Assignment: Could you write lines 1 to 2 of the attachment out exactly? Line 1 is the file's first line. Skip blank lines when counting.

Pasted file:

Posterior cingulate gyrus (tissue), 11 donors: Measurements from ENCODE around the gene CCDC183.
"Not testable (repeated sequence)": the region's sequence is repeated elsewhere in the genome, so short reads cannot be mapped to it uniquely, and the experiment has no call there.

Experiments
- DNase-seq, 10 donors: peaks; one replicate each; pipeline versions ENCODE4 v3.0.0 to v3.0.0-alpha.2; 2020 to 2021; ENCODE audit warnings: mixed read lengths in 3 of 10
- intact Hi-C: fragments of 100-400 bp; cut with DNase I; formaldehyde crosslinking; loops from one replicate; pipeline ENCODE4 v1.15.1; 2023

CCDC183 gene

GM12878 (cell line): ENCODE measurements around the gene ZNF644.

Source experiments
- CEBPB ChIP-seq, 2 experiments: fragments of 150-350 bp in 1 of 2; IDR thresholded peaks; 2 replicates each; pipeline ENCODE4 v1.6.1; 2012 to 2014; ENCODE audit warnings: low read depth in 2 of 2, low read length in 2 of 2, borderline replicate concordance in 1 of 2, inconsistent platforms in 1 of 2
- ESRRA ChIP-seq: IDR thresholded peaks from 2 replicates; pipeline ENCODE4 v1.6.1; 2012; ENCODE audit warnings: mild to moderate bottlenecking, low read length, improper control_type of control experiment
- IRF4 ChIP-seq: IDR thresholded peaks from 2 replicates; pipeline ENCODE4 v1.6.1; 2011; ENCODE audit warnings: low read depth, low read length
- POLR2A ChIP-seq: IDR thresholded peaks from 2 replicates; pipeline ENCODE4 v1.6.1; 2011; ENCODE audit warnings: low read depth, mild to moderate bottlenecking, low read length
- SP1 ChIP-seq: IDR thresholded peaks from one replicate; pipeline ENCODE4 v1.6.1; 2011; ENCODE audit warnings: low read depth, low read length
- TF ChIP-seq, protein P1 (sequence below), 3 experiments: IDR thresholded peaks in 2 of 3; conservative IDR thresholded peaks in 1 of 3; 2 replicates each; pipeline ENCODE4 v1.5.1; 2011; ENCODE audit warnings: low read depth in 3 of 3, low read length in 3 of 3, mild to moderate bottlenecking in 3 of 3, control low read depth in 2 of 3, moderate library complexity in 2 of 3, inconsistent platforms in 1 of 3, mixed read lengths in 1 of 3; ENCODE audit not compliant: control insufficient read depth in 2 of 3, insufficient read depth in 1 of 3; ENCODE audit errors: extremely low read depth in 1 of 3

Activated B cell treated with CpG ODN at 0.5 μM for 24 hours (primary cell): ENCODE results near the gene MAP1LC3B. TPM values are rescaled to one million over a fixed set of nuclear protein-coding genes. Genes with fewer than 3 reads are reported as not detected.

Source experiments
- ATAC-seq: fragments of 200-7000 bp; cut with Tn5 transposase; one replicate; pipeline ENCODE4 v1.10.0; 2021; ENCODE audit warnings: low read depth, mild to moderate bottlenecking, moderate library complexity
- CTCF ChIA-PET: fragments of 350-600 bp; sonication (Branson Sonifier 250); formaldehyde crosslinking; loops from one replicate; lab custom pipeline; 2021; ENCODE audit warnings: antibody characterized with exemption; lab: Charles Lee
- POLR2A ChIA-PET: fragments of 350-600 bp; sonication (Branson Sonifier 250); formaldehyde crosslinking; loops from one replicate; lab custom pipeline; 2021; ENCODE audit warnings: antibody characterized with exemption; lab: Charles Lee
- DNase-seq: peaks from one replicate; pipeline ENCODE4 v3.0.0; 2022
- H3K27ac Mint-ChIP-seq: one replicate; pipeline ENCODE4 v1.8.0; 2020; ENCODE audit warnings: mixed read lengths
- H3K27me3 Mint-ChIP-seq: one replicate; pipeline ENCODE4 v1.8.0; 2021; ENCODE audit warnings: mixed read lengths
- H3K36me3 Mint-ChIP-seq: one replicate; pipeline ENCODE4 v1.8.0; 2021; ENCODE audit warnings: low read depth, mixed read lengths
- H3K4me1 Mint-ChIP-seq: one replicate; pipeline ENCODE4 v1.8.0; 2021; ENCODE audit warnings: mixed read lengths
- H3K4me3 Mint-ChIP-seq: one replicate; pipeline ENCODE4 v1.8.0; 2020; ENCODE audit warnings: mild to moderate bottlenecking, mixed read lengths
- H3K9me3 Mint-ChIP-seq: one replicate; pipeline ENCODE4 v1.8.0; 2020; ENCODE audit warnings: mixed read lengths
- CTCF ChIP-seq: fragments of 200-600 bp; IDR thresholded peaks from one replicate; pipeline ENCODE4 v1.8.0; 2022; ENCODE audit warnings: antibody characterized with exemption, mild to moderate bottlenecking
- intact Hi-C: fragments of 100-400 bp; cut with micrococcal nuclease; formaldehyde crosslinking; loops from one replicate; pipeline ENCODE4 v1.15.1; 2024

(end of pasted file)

Posterior cingulate gyrus (tissue), 11 donors: Measurements from ENCODE around the gene CCDC183.
"Not testable (repeated sequence)": the region's sequence is repeated elsewhere in the genome, so short reads cannot be mapped to it uniquely, and the experiment has no call there.